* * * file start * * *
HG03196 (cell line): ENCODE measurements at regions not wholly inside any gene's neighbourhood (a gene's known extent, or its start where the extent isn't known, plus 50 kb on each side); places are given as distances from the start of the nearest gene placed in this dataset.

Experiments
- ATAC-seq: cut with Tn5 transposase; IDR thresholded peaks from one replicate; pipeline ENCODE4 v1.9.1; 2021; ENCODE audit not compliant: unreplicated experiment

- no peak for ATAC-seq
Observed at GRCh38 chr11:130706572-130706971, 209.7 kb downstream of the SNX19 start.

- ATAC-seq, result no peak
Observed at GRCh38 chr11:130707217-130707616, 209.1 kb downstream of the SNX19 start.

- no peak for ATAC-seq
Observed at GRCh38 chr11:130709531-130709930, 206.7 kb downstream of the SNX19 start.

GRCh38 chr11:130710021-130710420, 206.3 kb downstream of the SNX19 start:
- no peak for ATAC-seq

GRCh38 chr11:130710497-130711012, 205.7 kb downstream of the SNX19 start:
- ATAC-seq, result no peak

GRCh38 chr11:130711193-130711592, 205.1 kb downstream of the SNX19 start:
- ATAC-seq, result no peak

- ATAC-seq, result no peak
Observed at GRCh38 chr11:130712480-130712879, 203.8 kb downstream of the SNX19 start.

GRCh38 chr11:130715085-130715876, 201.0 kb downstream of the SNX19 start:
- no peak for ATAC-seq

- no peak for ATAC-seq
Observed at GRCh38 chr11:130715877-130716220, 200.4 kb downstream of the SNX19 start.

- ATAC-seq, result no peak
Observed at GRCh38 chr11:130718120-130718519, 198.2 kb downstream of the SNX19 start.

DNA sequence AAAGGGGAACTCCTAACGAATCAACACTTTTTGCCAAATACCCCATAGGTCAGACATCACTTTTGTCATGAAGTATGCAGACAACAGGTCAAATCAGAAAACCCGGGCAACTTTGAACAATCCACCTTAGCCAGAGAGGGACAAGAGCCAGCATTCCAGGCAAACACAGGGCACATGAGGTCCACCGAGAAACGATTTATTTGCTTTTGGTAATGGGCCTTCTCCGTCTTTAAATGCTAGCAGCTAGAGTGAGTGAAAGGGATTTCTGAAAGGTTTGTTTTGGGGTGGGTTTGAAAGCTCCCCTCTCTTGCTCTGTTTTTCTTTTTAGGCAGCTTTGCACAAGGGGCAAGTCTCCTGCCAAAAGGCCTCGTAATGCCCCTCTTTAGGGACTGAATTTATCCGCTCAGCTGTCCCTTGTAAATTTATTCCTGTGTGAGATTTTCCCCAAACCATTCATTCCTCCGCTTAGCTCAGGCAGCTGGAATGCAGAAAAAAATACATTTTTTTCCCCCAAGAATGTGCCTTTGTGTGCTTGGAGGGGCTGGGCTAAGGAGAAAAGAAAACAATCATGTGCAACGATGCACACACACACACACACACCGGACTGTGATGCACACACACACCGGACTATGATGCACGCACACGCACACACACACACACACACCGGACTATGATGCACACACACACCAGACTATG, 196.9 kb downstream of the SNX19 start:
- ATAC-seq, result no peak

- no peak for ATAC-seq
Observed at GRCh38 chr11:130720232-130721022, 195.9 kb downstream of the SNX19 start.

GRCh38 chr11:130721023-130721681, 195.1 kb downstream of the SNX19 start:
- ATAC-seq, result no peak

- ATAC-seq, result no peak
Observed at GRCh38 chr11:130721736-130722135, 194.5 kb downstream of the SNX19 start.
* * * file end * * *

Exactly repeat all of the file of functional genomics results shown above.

HG03196 (cell line): ENCODE measurements at regions not wholly inside any gene's neighbourhood (a gene's known extent, or its start where the extent isn't known, plus 50 kb on each side); places are given as distances from the start of the nearest gene placed in this dataset.

Experiments
- ATAC-seq: cut with Tn5 transposase; IDR thresholded peaks from one replicate; pipeline ENCODE4 v1.9.1; 2021; ENCODE audit not compliant: unreplicated experiment

- no peak for ATAC-seq
Observed at GRCh38 chr11:130706572-130706971, 209.7 kb downstream of the SNX19 start.

- ATAC-seq, result no peak
Observed at GRCh38 chr11:130707217-130707616, 209.1 kb downstream of the SNX19 start.

- no peak for ATAC-seq
Observed at GRCh38 chr11:130709531-130709930, 206.7 kb downstream of the SNX19 start.

GRCh38 chr11:130710021-130710420, 206.3 kb downstream of the SNX19 start:
- no peak for ATAC-seq

GRCh38 chr11:130710497-130711012, 205.7 kb downstream of the SNX19 start:
- ATAC-seq, result no peak

GRCh38 chr11:130711193-130711592, 205.1 kb downstream of the SNX19 start:
- ATAC-seq, result no peak

- ATAC-seq, result no peak
Observed at GRCh38 chr11:130712480-130712879, 203.8 kb downstream of the SNX19 start.

GRCh38 chr11:130715085-130715876, 201.0 kb downstream of the SNX19 start:
- no peak for ATAC-seq

- no peak for ATAC-seq
Observed at GRCh38 chr11:130715877-130716220, 200.4 kb downstream of the SNX19 start.

- ATAC-seq, result no peak
Observed at GRCh38 chr11:130718120-130718519, 198.2 kb downstream of the SNX19 start.

DNA sequence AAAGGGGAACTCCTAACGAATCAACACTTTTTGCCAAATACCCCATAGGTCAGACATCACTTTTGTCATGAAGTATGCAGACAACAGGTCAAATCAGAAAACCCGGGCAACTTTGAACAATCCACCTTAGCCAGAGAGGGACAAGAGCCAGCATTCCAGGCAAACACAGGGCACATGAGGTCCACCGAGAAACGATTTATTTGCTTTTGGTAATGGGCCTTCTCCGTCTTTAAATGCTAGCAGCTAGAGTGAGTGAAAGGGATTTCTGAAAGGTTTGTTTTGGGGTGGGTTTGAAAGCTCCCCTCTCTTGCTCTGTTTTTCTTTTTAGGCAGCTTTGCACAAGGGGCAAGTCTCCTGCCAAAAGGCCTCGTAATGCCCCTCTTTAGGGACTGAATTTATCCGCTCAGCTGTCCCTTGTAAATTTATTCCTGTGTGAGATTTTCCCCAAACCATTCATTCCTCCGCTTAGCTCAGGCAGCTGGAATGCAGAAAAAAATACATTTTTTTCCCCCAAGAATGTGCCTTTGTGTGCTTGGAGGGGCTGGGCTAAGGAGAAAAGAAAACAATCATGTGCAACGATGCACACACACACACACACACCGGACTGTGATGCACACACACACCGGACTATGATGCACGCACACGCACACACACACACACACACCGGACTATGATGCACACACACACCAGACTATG, 196.9 kb downstream of the SNX19 start:
- ATAC-seq, result no peak

- no peak for ATAC-seq
Observed at GRCh38 chr11:130720232-130721022, 195.9 kb downstream of the SNX19 start.

GRCh38 chr11:130721023-130721681, 195.1 kb downstream of the SNX19 start:
- ATAC-seq, result no peak

- ATAC-seq, result no peak
Observed at GRCh38 chr11:130721736-130722135, 194.5 kb downstream of the SNX19 start.